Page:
From a topic point of view, Salesforce clearly gets it. This is clearly shown by the statement “entirely new generation of AI-powered apps with custom prompts, skills, and AI models”. The interaction with applications will shift more and more from a computer centric point of click metaphor to a human centric communication metaphor. Sure, visual user interfaces will continue to have their place – think dashboards or charts – but they will overall blend into a human centric interaction model. To be effective, this needs lots of machine learning that exposes knowledge and functionality via AI models. This will be the case for user interactions as well as interactions with external parties like customers, suppliers, partners, you name it.
The foundation for this is data. Clean data. Acknowledging that data will never be perfectly clean, basing it on an enterprise-wide harmonized meta data infrastructure is the way, also to address the topic of data islands. In my eyes, the underlying “database” of business applications will more and more become a data lake, means a lake house architecture for business applications. The challenge for Salesforce will be that the company is not the strong business software vendor that creates a metadata infrastructure. Instead, it needs to compete with the likes of Microsoft and SAP. Especially SAP is interesting here as – although seemingly smaller by annual revenue. SAP commands the as per yet most important system that a company has: the ERP. Around which system will companies build their metadata infrastructure, their ERP or their CRM? Related to this question: What will be the core platform? I guess that this is a question that is yet to be answered.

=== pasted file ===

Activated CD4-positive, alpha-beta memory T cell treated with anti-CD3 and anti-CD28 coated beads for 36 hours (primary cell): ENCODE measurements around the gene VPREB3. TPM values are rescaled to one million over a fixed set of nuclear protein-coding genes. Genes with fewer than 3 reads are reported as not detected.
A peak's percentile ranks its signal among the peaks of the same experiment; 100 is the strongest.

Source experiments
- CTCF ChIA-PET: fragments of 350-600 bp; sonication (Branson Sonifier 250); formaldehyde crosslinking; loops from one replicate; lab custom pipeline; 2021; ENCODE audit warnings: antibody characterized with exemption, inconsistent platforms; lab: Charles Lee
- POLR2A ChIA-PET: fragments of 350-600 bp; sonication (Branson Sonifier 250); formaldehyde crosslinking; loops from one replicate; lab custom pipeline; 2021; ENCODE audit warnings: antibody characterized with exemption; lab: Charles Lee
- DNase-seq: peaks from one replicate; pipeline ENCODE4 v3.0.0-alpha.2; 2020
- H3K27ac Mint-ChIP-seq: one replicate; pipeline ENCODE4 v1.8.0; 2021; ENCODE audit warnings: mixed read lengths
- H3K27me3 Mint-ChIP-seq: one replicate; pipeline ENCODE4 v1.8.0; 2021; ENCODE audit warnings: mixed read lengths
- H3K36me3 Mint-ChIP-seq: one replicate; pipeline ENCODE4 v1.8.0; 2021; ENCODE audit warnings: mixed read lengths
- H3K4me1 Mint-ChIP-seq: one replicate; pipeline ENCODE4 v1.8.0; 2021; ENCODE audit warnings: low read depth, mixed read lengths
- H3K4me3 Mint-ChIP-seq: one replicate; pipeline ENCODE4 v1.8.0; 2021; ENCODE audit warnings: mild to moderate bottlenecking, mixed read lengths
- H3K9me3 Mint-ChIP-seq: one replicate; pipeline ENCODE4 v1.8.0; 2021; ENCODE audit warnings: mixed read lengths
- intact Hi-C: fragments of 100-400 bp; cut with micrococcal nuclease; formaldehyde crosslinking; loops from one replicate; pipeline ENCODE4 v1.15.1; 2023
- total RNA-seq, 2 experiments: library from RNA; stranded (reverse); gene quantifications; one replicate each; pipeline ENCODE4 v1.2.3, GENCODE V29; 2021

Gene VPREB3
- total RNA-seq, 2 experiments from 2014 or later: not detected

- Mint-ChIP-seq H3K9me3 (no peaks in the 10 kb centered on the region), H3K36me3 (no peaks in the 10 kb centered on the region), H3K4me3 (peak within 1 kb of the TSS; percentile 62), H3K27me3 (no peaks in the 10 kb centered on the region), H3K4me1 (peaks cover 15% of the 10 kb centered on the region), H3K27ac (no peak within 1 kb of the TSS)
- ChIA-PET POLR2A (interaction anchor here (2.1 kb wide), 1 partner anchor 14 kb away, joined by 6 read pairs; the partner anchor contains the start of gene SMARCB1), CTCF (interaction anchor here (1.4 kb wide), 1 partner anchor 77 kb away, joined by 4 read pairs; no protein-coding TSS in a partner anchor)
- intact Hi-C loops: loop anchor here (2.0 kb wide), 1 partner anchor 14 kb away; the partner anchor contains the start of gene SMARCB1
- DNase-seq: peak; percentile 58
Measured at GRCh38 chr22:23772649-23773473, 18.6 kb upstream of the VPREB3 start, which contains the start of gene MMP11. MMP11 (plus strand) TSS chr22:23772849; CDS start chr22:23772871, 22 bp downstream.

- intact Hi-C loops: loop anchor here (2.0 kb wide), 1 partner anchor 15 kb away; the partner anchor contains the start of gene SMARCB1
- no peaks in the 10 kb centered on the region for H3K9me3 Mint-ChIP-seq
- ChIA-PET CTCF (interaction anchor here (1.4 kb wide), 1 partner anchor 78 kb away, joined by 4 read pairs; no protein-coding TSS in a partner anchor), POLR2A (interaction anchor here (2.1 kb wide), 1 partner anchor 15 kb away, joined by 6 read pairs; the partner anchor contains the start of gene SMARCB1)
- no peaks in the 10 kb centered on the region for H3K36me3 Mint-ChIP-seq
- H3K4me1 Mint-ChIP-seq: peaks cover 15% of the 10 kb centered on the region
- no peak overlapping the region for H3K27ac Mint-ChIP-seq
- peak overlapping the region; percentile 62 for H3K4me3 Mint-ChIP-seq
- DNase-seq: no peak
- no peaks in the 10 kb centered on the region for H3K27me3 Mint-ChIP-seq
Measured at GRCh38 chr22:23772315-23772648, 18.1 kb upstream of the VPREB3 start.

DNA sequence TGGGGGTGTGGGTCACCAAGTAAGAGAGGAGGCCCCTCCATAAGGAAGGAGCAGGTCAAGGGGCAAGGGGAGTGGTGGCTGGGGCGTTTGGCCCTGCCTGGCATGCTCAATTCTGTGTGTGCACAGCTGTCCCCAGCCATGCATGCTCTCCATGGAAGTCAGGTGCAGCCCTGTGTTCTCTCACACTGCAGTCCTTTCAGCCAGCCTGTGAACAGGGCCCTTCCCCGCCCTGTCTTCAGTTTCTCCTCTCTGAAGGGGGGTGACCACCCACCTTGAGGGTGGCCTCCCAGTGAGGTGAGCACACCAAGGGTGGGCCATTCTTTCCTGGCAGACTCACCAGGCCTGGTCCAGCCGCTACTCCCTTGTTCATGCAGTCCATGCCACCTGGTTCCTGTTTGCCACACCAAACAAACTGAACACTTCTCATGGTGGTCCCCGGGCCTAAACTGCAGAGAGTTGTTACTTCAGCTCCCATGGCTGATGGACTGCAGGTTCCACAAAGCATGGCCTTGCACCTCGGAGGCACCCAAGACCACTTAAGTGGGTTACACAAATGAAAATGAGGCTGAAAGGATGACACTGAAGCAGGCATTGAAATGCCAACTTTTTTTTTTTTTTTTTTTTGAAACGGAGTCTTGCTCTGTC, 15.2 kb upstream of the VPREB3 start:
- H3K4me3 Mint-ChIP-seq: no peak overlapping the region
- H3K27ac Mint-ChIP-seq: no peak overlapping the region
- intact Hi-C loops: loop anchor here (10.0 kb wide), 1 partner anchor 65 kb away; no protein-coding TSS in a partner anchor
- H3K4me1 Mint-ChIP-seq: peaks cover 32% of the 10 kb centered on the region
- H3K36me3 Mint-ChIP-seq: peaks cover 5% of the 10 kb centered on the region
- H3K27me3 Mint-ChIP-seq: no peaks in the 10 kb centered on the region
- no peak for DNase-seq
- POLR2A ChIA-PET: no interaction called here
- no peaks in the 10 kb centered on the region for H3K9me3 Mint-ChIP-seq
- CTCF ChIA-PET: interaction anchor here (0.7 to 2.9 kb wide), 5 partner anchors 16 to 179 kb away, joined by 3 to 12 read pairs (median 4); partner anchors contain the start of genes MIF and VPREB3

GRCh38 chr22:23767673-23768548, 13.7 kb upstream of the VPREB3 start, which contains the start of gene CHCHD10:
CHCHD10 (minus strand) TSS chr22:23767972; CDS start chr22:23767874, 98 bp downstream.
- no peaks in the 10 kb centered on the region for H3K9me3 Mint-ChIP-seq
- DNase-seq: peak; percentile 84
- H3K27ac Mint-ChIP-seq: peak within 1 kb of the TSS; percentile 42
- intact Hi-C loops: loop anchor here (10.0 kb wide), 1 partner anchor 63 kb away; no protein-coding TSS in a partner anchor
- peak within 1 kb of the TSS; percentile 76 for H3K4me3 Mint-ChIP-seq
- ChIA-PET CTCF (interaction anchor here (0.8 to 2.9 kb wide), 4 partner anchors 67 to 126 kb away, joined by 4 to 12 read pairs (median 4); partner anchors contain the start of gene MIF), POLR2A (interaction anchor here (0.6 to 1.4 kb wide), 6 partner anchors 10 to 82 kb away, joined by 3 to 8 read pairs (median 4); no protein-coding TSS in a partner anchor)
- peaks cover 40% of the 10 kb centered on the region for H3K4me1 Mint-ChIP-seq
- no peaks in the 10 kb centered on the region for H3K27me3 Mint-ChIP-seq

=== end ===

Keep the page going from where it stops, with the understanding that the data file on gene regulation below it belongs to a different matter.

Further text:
Benioff’s keynote was refreshing from an AI point of view. It was probably the first one this year that did not only rave about the fascinating prospects that generative AI “changes everything”. Yes, he said that, too, even added to it – it changes “everything and anything”.
Salesforce also addresses the number one concern not only of customers but also of executives. Trust. During the keynote, Benioff and Salesforce did not only address the obvious business opportunity but also covered the very valid and real concern that was also an outcome of the recent State of the Connected Customer report.
External AI systems are a major concern for companies that use them. They do not know how the input data, including prompts is used, stored, and proliferated. They also do not know how accurate the responses of especially LLMs are.
In his keynote he said “LLMs are very convincing liars”. I think that is a very apt description.
Again, Salesforce clearly gets it.
Still, there is ways to go. There are many questions that are to be answered when it comes to the effective, efficient, and ethical usage of AI, as I have also written in my recent column article If AI can’t be trusted, efficacy and efficiency won’t matter on CustomerThink. Some major open topics are explainability and the question how, and using which data, the own models are trained. Salesforce delivers pretrained industry specific models yet states in its tenets of trusted, ethical and humane AI that “your data is not our product”. Pretrained models and this tenet are seemingly at odds with each other. This should be possible to be resolved easily. The topic of explainability is a hard one, but needs to be covered, too, as the sixth tenet rightfully says, “transparency builds trust”.